reaching for your dreams

Why I Refuse to Give Up on My Dream

My dream is simple. I want to write books and screenplays endlessly, and I want people to enjoy them. As always, there are, however, complications in reaching it.

Today, I received a book from one Filipino author I look up to. She was the first writing mentor I had whom I actually met in person. The other two, I only had the opportunity to converse with through emails. And what she wrote on the title page (since I asked for her autograph) caught me motionless. Not that it was entirely personal, but it did cause a pinch. In a good way. Here’s what it said:

I wrote this to remind myself that we can be fabulous at any age — and also choose new things. Hope you are well!

18676748_1742782299071325_26656392_o

In 2013, I had been published in the US. I celebrated it, as it was the first affirmation I got that my talent wasn’t put to waste. But that wasn’t the best year of my life. 2014 was.

For in 2014, I was at my peak, my God-given talent used at full speed. I was at the top of my game. I released yet three other books and met Director Jay Abello, who taught me the ropes of writing for the movie industry. He even brought me to Bacolod to watch him shoot RED for CinemaOne Originals.

10603289_803420859699663_4027162242041442138_n.jpg

Direk Jay, discussing the script to me. Photo was taken by one of the RED production staff.

But then, as it always did, life happened. I had bills to pay and a family to support (since my father left us more than eight years ago, and it wasn’t any different with my partner as he also did four years ago) and the next thing I knew I was parking my passion so I could actually earn from a prestigious job that paid well.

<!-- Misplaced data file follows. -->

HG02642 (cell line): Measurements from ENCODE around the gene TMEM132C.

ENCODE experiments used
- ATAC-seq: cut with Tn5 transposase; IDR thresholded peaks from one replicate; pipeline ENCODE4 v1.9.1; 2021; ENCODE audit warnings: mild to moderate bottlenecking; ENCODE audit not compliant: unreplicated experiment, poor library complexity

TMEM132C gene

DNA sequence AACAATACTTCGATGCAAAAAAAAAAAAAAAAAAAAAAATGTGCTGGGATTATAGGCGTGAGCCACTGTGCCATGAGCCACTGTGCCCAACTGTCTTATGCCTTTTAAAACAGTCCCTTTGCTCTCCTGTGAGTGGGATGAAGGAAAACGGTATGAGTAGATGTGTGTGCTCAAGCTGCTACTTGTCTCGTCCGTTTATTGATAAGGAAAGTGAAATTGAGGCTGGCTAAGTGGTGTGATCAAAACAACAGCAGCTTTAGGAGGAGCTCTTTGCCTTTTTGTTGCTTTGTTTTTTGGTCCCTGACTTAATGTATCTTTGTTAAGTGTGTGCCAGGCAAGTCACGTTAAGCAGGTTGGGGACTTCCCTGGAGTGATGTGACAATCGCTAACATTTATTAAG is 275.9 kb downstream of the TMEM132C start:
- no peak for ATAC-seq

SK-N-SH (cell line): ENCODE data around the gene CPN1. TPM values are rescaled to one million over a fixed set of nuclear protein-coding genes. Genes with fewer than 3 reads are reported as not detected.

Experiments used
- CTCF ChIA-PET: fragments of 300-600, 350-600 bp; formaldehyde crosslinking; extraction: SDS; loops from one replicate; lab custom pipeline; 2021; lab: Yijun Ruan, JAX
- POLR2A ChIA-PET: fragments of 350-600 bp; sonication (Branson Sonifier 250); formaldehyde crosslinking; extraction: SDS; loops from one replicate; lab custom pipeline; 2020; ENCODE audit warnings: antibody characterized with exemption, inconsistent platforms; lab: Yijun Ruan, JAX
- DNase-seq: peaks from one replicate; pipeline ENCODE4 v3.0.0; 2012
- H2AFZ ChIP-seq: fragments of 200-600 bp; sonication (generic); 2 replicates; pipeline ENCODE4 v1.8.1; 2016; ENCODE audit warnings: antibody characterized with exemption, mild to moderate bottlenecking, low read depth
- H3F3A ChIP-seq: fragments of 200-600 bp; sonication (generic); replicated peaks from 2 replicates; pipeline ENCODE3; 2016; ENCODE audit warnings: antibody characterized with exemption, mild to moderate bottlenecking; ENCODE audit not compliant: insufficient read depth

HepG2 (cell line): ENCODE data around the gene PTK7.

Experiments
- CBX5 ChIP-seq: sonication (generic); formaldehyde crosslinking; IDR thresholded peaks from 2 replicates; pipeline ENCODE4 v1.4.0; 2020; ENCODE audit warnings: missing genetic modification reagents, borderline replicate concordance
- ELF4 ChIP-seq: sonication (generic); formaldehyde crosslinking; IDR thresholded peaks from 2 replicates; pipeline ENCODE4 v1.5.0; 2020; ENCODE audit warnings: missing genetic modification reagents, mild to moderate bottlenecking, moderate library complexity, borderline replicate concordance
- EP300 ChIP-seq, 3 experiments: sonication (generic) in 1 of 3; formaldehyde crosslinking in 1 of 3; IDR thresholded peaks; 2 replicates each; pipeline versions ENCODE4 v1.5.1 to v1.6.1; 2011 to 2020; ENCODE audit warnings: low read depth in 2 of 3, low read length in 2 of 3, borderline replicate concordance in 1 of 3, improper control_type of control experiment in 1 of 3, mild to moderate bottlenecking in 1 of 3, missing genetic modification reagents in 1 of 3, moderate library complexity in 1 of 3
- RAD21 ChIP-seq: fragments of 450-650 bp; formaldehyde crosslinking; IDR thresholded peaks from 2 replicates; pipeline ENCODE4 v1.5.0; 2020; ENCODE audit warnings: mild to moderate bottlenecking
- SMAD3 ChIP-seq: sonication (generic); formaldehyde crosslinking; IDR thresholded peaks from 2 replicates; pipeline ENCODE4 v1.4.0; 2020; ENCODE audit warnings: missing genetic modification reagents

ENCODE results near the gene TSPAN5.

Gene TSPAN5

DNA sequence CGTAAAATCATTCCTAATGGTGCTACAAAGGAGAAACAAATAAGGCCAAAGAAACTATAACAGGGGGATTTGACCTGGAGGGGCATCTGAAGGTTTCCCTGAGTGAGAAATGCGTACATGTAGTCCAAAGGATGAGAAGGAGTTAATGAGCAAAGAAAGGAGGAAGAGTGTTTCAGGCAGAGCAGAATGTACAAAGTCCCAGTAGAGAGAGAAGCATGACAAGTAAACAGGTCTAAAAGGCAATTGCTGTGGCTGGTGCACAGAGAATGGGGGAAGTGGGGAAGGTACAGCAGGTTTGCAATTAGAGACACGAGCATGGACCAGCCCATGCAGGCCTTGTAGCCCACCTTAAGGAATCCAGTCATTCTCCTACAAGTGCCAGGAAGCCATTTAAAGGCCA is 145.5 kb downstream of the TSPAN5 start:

My job grew on me, no matter its complete disparity with what I loved doing. A graduate of AB English, minor in Theater Arts, proudly at the top of my class, you wouldn’t expect to find me holding a position in the retail industry. But I was, and I couldn’t say I regret a moment of it.

17498709_1672641529418736_409738405964397826_n.jpg

That’s me on the furthest right. My team (a third of it, since they were the only ones left for the closing shift) serenaded me on my last day at work.

So I ventured into photography as a hobby, a resort to keep my creative side intact, and hung out with people who knew people from different walks of life. I met mountaineers and journalists and simple everyday people who lived the life they chose for themselves. Since I couldn’t write, my mental energy used up when I get home, they were my way of clinging to my hopes of keeping the artist in me alive.

16830843_1635761813106708_9045549161449090143_n.jpg

Fast forward to more than a couple of months ago, a personal situation had forced me to quit my job. I had to attend to matters and even with my leave credits (since I couldn’t use them most of the time), I simply couldn’t fit everything into place anymore. I had to let go of something that had helped me keep afloat.

Now, I am back to where I started, trying to connect dots, trying to get back the opportunities I have lost the past 2 years, and wishing I could do my 2014 success — and more — all over again. It’s exhausting, once you overthink about it. Then again, wouldn’t you say I’m exactly where I’m supposed to be?

Miss Mina Esguerra wrote two things that was unknown to her to be personal to me:

  1. That we can be fabulous at any age. I am at my 31st year (more on that when I finish my supposed birthday post), and to me that means books and movies, lined up along the shelves of my private library at my future house.
  2. That we could choose new things for ourselves. THAT MEANS LEARNING. And I choose to write and take photographs and learn other skills. For I do not know how long I’d still be living in this world.

I refuse to give up on my dreams because I have reached for them once. I intend to do it again. This time, fabulously and with new armors.

Thanks, Miss Mina, for reminding me.

Advertisements